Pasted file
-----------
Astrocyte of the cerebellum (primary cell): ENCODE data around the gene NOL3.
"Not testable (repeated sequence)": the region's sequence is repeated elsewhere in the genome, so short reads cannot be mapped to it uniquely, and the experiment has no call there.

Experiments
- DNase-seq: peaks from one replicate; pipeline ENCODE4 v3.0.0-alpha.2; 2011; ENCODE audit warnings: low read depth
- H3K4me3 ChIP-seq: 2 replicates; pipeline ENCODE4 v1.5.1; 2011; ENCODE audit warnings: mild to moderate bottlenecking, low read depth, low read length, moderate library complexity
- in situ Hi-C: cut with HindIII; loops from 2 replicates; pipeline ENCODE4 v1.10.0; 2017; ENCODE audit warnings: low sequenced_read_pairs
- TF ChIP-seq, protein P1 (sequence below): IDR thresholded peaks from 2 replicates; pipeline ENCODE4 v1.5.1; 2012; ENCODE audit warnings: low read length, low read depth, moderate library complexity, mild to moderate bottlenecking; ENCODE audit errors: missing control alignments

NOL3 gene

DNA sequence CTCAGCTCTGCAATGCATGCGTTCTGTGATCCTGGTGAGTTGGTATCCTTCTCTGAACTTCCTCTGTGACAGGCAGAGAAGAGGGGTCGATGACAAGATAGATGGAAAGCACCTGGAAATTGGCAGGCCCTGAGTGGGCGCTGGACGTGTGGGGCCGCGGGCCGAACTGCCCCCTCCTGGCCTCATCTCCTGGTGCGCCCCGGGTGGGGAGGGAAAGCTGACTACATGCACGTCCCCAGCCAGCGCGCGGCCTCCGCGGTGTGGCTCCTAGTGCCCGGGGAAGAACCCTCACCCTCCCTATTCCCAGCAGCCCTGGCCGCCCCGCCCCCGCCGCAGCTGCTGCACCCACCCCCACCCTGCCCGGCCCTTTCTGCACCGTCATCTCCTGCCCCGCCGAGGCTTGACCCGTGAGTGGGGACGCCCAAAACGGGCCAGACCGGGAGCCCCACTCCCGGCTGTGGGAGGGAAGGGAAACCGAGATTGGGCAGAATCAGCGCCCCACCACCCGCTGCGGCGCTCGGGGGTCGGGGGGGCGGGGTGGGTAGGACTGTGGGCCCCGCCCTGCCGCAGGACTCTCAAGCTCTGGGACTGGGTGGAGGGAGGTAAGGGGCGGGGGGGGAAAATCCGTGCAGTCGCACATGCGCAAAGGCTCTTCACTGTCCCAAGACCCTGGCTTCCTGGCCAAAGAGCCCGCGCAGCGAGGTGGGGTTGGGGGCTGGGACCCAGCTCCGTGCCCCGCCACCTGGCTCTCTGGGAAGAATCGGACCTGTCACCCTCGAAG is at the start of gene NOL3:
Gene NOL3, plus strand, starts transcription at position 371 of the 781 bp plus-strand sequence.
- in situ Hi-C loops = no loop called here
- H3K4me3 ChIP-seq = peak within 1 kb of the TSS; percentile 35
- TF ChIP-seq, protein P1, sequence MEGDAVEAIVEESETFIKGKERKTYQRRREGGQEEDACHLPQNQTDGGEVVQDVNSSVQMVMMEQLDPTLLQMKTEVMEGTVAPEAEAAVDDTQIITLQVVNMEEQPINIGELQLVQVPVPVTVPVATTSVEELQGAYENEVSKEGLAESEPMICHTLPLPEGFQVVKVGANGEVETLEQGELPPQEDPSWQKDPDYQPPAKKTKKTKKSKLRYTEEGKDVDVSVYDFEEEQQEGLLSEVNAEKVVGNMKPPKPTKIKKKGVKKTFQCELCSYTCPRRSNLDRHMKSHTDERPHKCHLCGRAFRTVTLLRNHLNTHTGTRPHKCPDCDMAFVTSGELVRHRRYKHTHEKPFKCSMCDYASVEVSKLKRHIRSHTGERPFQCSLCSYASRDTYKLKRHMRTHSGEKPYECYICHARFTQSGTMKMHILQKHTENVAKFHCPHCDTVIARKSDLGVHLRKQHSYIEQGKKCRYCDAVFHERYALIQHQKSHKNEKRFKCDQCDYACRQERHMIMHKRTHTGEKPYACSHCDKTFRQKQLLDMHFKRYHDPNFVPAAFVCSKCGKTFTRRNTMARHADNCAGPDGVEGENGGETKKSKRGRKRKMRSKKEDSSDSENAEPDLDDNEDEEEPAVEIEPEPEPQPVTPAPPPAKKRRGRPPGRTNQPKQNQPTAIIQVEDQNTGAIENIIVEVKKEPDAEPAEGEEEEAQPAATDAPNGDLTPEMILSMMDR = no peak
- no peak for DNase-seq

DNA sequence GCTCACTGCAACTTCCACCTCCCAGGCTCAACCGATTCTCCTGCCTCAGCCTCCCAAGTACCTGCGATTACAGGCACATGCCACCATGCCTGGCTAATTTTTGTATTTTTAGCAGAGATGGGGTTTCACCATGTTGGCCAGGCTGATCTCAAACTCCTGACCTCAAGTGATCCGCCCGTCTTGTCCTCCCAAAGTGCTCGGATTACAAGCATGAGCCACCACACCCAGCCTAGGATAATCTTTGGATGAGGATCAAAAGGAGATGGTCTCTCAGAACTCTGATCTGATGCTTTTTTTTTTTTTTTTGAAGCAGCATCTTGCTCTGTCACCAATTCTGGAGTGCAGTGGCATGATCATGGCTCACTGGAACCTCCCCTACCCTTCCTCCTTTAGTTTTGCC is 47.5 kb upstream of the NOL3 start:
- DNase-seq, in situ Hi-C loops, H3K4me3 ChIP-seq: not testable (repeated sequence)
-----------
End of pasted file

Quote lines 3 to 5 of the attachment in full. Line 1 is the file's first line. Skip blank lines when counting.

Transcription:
Experiments
- DNase-seq: peaks from one replicate; pipeline ENCODE4 v3.0.0-alpha.2; 2011; ENCODE audit warnings: low read depth
- H3K4me3 ChIP-seq: 2 replicates; pipeline ENCODE4 v1.5.1; 2011; ENCODE audit warnings: mild to moderate bottlenecking, low read depth, low read length, moderate library complexity